Monday, November 19, 2007
C.A. Orders Parole of Inmate Convicted of Killing Wife
By KENNETH OFGANG, Staff Writer
The Sixth District Court of Appeal yesterday ordered the release of a man convicted of killing his wife in Los Altos Hills in 1985, saying Gov. Arnold Schwarzenegger violated due process by denying parole based solely on the “heinous, atrocious, or cruel manner” in which the crime was committed.
“No evidence in the record that was before the Board [of Parole Hearings] supports a conclusion that, due solely to the nature of his commitment offense, [John] Dannenberg currently poses an unreasonable risk of danger to society if released,” Justice Nathan Mihara wrote for the court.
Dannenberg, now 67, has been incarcerated since October 1986 for the murder of his wife. According to testimony, the couple had quarreled over a minor matter involving a bathroom plumbing repair before she attacked him repeatedly with a screwdriver.
He then struck her several times with a pipe wrench he had been using for the repair as she continued to hit him. He testified that he passed out and awoke to find her unconscious, with a pool of blood where she had fallen, and that she lying on the side of the bathtub with her head under water.
The coroner found that she had died from drowning, and although Dannenberg has consistently denied it, prosecutors argued that he either forcibly held her under water or saw her head under the water and deliberately allowed her to drown.
He was found guilty of murder in the second degree and sentenced to 15 years to life in prison. He became eligible for parole in 1996, but was found unsuitable for parole by the board three times before a Marin Superior Court judge ruled in 2001 that there was insufficient evidence to support further denial of release.
Dannenberg, however, remained incarcerated while the state appealed the case, which eventually reached the state Supreme Court. In the interim, the board found him unsuitable for a fourth time.
In a 4-3 decision in 2005, the state high court reversed the lower courts and ruled that the callousness and brutality of the murder and the triviality of Dannenberg’s reason for killing his wife were enough to justify denying him parole.
Following the decision, however, the board conducted another hearing and found that Dannenberg could safely be released. The governor, however, found that the circumstances of the crime remained a sufficient reason for denying parole.
In that decision, the governor acknowledged that Dannenberg had no other criminal record and no disciplinary record in prison; had taken college-level courses; held skilled jobs in the prison, including law librarian; led services on the Jewish Sabbath; written for Prison Legal News; participated in therapy and self-help groups; received favorable reports from mental health professionals; maintained relationships with his family; and had realistic plans to live on the outside and return to the engineering field, in which he had previously worked.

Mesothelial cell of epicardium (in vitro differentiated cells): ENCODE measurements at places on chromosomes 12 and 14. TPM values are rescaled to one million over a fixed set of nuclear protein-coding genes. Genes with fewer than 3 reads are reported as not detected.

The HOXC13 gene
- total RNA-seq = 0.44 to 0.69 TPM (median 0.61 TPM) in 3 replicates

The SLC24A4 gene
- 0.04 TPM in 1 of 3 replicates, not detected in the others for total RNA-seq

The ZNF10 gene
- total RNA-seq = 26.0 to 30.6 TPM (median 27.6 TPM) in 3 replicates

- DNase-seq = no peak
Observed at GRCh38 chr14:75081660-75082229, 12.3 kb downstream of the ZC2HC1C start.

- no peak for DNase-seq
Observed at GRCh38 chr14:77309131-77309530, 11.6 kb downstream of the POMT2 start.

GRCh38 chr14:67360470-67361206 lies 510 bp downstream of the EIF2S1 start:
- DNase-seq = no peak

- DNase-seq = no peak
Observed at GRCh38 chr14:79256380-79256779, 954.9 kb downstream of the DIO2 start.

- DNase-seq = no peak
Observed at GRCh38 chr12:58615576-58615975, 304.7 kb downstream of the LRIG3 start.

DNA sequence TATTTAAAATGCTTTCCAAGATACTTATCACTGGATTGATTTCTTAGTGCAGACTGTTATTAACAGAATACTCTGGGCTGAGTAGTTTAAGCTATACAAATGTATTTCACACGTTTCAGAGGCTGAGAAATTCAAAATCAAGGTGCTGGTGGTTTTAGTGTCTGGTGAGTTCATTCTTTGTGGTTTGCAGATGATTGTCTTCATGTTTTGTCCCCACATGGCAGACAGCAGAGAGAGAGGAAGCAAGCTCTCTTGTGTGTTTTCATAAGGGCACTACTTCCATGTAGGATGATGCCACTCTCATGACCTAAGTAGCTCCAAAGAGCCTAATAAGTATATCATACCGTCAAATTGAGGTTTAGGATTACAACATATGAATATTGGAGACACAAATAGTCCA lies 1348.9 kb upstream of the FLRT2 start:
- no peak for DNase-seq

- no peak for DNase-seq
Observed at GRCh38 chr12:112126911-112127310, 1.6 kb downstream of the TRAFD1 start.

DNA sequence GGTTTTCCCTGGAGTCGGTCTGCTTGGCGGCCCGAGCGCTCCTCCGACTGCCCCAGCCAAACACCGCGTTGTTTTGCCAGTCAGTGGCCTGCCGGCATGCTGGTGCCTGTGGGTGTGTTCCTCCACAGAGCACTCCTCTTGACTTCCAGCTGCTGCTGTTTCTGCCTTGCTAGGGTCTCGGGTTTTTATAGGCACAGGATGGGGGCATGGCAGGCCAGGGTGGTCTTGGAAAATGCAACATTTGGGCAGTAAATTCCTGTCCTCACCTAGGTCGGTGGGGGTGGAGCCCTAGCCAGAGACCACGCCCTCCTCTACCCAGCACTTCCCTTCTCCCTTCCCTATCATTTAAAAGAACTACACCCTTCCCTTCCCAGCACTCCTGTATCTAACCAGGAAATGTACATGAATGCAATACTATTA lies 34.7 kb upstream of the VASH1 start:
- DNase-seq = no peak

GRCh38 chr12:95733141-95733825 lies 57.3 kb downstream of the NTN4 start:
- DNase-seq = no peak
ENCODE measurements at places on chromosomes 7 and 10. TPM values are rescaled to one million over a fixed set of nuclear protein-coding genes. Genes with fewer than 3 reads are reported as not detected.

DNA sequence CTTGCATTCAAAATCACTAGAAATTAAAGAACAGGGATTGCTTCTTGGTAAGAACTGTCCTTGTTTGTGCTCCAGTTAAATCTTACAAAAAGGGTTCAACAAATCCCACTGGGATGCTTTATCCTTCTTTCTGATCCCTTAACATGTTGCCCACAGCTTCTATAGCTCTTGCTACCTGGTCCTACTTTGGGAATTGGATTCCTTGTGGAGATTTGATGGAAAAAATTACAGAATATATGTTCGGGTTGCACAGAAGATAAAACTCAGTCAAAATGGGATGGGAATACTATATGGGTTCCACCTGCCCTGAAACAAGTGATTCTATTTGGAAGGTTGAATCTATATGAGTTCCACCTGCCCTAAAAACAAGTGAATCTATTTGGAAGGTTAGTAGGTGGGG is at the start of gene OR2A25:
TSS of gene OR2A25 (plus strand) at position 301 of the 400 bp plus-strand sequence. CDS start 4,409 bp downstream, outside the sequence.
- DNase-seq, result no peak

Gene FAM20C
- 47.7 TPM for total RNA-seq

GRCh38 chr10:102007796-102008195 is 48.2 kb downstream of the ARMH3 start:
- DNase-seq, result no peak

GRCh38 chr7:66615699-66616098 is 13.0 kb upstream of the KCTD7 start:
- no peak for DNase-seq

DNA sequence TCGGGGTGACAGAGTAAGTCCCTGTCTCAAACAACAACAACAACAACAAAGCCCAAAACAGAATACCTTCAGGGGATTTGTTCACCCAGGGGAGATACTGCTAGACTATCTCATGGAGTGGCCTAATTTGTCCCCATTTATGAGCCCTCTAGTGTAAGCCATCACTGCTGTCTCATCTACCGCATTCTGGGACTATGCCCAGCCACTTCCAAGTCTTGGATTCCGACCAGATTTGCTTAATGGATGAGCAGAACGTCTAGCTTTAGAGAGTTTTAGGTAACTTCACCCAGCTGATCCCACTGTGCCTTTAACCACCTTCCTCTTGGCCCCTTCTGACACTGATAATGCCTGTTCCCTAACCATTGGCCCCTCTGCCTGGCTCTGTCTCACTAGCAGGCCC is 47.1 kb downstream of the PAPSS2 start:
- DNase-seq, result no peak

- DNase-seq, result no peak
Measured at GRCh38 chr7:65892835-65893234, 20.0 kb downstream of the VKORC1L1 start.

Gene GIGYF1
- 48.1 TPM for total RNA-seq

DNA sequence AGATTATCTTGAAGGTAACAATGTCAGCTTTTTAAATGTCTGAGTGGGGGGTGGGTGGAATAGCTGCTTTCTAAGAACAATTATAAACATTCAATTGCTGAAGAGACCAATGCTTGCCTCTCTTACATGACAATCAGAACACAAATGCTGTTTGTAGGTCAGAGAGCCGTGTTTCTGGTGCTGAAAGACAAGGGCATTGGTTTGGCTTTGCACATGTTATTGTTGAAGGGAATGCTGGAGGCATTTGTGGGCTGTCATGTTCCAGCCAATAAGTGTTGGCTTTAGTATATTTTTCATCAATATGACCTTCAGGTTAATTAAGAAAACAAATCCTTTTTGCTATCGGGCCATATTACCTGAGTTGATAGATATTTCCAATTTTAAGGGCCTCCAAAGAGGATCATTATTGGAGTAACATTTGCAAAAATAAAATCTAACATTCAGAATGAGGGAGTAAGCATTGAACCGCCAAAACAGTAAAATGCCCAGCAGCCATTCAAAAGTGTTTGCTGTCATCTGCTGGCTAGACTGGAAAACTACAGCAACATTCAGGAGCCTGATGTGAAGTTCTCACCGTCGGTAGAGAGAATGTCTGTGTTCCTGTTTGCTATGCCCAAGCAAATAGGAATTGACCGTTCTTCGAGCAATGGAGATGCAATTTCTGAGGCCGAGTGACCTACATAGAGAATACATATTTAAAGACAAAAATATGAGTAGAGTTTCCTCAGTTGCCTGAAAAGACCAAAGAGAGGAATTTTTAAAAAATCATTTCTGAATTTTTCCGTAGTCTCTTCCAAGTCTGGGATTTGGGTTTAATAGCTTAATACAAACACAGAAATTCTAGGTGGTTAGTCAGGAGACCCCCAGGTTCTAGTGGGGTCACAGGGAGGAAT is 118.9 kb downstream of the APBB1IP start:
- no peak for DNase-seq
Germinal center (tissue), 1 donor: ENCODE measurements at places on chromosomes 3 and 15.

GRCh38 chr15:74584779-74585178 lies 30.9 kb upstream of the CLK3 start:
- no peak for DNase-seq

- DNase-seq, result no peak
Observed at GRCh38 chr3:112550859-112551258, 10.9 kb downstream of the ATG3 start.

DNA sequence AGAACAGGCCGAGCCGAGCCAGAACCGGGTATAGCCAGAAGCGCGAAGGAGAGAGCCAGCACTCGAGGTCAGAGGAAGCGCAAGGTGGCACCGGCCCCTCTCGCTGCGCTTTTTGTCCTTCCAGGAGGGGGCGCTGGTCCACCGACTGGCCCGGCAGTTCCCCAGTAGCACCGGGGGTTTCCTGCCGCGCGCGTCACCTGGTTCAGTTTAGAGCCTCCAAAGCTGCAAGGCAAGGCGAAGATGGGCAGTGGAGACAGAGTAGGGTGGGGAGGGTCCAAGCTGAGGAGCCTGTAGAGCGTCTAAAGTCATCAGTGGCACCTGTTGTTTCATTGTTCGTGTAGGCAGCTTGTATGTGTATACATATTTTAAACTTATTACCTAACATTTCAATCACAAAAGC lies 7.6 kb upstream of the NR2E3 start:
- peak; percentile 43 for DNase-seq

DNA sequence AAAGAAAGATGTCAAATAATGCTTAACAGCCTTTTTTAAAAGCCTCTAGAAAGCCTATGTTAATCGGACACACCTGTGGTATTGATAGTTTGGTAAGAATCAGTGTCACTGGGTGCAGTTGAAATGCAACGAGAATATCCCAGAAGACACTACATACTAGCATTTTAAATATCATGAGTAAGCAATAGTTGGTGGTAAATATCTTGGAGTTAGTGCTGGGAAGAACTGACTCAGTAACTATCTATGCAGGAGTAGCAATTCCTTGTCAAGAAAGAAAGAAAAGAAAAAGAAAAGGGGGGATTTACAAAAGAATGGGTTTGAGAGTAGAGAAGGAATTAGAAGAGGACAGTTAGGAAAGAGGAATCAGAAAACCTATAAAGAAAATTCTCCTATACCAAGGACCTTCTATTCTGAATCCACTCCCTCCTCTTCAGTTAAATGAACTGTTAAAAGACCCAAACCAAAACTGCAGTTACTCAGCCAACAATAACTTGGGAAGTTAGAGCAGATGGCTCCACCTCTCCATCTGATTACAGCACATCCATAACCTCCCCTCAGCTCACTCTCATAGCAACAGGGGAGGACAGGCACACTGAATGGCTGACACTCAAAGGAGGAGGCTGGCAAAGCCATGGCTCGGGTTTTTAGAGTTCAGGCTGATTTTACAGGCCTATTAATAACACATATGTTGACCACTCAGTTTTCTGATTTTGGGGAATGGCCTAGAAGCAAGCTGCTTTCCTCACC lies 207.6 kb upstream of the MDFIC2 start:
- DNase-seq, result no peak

A Santa Clara Superior Court judge denied his petition for habeas corpus relief, but Mihara said he had satisfied the legal requirement of showing that the governor lacked “some evidence” in support of his decision.
Under state regulations, the justice explained, a life prisoner who has served enough time to be eligible for parole is considered unfit for release if that would result in “an unreasonable risk of danger to society.”
A finding of unreasonable risk must be based on one or more of six factors—the manner in which the underlying crime was committed, a previous record of violence, an unstable social history, the prior commission of a “sadistic” sexual assault, a lengthy history of severe mental problems, or serious misconduct while in prison.
The inmate, the regulations say, is entitled to have certain factors weighed in his or her favor in assessing the risk that he or she would pose if released. Those factors are the lack of a record of juvenile violence; the existence of a stable social history; remorse for the crime; the existence of significant stress, or of battered woman syndrome, that can account for the commission of the crime; the lack of a significant prior criminal record; advanced age; realistic plans for release; and participation in institutional activities.
Addressing an issue that has divided appellate courts around the state, Mihara reasoned that it is insufficient for the state to show that there is a “modicum” of evidence supporting the governor’s finding that the heinous nature of the crime, or any other factor or factors, apply.
While the court must defer to the governor’s finding that Dannenberg’s crime was heinous, atrocious or cruel, Mihara said, it was not required to defer to the conclusion that that factor alone makes him so dangerous that he must remain incarcerated.
“The record before the Board, upon which the Governor’s decision was required to be based, lacks any support for the Governor’s conclusion that, due to the nature of his commitment offense, Dannenberg poses a current, unreasonable risk of danger to society if released,” the justice wrote. “Consequently, while there is some evidence that Dannenberg’s commitment offense was ‘especially heinous,’ when measured against the minimum elements of second degree murder, the Governor’s decision violates due process because there is no longer any evidence that, solely due to the nature of Dannenberg’s offense, he currently poses an unreasonable risk of danger to society.”
The case is In re Dannenberg, H030031.
Copyright 2007, Metropolitan News Company